|See entire cartoon here: http://thewireless.co.nz/articles/the-pencilsword-on-a-plate|
Lamenting the lack of concentration of brilliance in Singapore, PM Lee Hsien Loong in a IPS dialogue held recently said that he believed in having a certain natural aristocracy in the system (a form of elitism where people are respected because they have earned that) for without that society will lose out. (Transcript of Speech here: http://bit.ly/1JOtiYP)
His views are of course not new and he had articulated them in another Speech in the year 2007, expressing why he believed that Singapore does not have enough talent for two A-Teams (link: http://bit.ly/1NFyA9s).
I am not sure if this view is healthy for Singapore. Why I say that? Let me quote a few persons and articles before I make my point.
An academic speaking at a forum focused on Singapore's middle-class in November last year said, "when we think about the middle class, we think of security, comfort and social mobility. But all these are sort of in decline".
2 years ago, a secondary school's Vice-Principal had this to say:
"How many of our leaders and top officers who say that every school is a good school put their children in ordinary schools near their home? (Only) until they actually do so are parents going to buy (it)." (http://bit.ly/1TdM3Jq)An Economist article discussing America's New Aristocracy has this to say about the culture of tolerance for dynasties in the USA:
"today’s rich increasingly pass on to their children an asset that cannot be frittered away in a few nights at a casino. It is far more useful than wealth, and invulnerable to inheritance tax. It is brains."DPM Tharman Shanmugaratnam replying to a question if 'Lee Kuan Yew's family will always be in-charge' while acknowledging that it would be the most unusual if it were so and that most Singaporeans would not expect it, also said:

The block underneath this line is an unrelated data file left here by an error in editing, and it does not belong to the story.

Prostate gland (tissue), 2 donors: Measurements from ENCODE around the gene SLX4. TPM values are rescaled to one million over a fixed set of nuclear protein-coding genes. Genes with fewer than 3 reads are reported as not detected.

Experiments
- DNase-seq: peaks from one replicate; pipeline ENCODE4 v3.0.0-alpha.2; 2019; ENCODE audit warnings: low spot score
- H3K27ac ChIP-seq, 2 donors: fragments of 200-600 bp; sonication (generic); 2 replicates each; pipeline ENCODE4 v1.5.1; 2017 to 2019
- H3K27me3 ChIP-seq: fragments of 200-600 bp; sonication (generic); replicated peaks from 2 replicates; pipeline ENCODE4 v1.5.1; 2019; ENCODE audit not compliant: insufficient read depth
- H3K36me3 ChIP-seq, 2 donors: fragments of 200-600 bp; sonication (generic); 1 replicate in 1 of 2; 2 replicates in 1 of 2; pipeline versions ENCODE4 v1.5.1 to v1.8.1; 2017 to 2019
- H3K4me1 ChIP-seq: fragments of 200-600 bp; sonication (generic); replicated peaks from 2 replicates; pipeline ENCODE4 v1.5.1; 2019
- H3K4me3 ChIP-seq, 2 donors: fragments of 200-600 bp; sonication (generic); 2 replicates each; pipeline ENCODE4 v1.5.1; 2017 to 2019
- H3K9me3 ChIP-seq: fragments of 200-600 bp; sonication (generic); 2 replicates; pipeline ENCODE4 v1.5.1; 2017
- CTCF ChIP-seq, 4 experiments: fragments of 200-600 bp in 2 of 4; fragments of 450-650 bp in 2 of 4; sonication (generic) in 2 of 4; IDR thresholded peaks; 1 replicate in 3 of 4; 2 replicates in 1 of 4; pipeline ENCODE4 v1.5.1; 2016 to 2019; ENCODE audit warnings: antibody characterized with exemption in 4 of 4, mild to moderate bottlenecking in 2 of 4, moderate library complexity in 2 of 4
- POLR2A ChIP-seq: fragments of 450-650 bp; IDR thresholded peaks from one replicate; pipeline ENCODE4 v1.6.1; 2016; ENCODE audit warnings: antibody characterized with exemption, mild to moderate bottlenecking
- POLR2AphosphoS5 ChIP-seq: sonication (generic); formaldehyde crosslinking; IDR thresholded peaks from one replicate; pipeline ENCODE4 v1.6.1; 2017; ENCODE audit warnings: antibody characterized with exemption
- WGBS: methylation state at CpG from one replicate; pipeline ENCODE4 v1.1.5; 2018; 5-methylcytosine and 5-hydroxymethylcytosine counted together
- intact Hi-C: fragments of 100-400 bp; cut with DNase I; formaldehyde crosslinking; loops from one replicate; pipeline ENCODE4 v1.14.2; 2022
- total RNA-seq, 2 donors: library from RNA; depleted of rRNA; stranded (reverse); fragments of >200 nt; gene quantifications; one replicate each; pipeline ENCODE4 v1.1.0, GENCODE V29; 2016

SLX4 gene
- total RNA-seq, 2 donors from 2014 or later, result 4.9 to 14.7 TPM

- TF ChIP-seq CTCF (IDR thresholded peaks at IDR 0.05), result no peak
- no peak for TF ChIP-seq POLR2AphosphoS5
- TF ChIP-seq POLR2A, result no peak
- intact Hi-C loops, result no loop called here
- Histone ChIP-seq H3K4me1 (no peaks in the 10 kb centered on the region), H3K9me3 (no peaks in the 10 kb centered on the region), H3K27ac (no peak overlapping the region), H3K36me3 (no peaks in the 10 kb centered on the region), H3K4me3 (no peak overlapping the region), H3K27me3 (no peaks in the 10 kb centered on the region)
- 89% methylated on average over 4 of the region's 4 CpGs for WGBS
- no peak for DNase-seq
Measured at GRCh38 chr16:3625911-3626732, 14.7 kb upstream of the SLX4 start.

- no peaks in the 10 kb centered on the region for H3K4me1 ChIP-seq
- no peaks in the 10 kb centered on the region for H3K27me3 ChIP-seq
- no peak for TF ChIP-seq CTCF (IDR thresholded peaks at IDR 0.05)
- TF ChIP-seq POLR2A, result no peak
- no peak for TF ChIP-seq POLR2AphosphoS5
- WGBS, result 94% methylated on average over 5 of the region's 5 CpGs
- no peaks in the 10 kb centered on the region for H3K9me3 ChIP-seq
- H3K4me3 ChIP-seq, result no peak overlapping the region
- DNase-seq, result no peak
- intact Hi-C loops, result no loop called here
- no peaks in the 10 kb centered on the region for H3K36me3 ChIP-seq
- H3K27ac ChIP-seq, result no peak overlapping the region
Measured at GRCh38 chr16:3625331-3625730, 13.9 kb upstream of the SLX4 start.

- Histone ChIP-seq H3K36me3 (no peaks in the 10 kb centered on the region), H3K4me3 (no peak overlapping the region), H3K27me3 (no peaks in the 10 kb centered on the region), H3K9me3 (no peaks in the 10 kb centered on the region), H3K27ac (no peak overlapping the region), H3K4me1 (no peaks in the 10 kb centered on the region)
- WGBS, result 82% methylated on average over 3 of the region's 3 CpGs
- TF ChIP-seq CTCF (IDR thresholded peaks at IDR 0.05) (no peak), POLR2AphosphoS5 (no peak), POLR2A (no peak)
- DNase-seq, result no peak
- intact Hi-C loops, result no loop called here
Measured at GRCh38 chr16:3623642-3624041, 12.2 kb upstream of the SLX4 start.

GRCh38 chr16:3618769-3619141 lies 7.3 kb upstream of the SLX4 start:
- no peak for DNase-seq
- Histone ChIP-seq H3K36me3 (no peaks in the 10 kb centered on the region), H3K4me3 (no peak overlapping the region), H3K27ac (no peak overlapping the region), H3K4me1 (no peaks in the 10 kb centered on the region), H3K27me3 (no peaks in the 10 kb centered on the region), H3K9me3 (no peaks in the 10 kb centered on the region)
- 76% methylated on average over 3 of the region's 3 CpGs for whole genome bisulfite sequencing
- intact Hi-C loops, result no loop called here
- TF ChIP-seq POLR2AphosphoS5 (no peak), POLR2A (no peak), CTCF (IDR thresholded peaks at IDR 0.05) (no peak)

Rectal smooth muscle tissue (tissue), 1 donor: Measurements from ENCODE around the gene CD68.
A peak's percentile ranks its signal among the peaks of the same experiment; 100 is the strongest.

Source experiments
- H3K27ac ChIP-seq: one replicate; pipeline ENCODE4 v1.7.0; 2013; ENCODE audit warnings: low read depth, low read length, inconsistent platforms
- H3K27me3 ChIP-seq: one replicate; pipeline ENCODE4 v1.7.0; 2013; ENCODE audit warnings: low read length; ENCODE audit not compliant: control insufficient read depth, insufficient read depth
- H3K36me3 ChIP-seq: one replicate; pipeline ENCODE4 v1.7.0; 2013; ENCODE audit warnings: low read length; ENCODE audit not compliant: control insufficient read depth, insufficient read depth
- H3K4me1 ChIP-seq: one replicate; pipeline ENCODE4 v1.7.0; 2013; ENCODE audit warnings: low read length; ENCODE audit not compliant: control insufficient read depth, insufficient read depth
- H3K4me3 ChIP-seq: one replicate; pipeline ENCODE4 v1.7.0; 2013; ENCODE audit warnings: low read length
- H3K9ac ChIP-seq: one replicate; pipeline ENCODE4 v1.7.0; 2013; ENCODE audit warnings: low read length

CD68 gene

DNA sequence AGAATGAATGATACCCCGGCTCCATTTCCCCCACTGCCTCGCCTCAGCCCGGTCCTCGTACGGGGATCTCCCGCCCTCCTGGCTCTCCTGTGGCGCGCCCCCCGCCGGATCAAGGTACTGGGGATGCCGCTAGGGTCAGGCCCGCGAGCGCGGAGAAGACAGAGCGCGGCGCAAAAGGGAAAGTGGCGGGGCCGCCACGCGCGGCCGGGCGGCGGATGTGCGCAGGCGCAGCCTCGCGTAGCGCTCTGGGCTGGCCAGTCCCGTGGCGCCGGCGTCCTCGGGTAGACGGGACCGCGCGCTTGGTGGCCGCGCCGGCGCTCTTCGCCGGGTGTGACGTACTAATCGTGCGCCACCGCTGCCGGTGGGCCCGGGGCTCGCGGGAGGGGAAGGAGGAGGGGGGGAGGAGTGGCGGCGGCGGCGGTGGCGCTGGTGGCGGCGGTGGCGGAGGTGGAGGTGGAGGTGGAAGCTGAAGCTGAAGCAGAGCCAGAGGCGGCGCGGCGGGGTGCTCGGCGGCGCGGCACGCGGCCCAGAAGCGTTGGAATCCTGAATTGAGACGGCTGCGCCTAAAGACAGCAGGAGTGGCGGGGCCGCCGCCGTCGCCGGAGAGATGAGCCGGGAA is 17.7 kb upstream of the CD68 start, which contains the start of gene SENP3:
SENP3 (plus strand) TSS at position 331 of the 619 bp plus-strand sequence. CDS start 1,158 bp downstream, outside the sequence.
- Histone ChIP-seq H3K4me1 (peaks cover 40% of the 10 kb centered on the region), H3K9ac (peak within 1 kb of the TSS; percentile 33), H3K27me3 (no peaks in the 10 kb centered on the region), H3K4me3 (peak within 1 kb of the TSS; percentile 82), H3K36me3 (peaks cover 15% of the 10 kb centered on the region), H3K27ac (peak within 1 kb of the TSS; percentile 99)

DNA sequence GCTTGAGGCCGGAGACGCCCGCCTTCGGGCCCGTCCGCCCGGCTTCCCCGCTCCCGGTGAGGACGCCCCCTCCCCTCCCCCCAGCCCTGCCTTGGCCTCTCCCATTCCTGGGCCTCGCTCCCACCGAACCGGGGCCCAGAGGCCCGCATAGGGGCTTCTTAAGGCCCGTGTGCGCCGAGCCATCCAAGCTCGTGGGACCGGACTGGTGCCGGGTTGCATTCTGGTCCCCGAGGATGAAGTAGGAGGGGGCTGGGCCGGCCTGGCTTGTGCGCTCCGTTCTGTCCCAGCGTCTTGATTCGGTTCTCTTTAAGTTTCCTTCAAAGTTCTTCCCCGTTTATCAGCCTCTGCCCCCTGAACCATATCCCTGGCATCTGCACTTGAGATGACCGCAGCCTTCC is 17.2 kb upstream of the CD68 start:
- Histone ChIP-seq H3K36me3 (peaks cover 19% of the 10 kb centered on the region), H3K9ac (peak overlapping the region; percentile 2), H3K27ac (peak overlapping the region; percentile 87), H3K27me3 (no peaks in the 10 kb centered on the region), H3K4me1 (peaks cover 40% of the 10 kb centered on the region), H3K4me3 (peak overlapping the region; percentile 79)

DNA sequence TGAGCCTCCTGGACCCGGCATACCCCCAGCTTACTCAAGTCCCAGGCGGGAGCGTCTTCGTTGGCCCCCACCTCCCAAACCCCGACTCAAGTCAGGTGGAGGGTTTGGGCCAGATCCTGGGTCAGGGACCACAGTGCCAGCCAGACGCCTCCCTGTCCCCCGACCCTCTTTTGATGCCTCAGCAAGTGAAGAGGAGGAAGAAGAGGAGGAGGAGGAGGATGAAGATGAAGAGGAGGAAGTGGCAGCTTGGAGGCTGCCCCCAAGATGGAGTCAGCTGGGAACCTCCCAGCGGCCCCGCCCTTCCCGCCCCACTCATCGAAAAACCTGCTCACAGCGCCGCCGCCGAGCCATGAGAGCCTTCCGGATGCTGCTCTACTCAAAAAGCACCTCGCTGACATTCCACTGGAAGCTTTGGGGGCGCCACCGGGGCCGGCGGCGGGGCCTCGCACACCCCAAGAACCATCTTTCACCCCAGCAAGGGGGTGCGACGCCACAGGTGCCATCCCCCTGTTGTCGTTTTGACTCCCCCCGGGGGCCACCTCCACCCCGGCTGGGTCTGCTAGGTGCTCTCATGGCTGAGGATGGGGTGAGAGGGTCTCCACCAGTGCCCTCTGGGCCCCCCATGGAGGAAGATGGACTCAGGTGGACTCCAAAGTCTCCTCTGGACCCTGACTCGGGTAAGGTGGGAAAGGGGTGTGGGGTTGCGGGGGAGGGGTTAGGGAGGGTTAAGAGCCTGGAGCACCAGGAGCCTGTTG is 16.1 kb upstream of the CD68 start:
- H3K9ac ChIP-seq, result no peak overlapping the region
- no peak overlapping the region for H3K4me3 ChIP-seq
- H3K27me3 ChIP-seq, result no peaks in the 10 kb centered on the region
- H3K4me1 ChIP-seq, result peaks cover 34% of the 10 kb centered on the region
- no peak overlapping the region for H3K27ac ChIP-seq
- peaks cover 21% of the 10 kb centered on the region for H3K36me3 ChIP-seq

"I mean to be frank, if you look at parliamentarians below the age of 30 in India, every single one of them is a member of a political dynasty. Every single one of them. So, we believe in meritocracy, it’s hard work, sometimes it’s imperfect. There’s always advantage in family connections and wealth but we got to keep working against that.” (http://bit.ly/1G1eSiI)Every parent would want to ensure that his or her child has a good shot at life, a better one than he or she has had. And in trying to ensure that they have the best of opportunities in life, they will not hesitate to use their wealth and connections to give them a leg-up in education and career.
In the case of natural aristocrats, it is in their interest to ensure that the talent pool remains small so that their own children will have the best opportunity in taking a bite of the cherry.
In that sense the view that Singapore needs natural aristocrats and that our country does not have enough talent for 2 or more A-Teams is unhealthy because it is circular reasoning.
It is extremely hard to work against wealth and connections. Even if we keep working against it, after the passage of a generation or two, natural aristocracy may become the basis for a prescriptive one - much to the detriment of our society, where ordinary citizens may have to scrape and bow.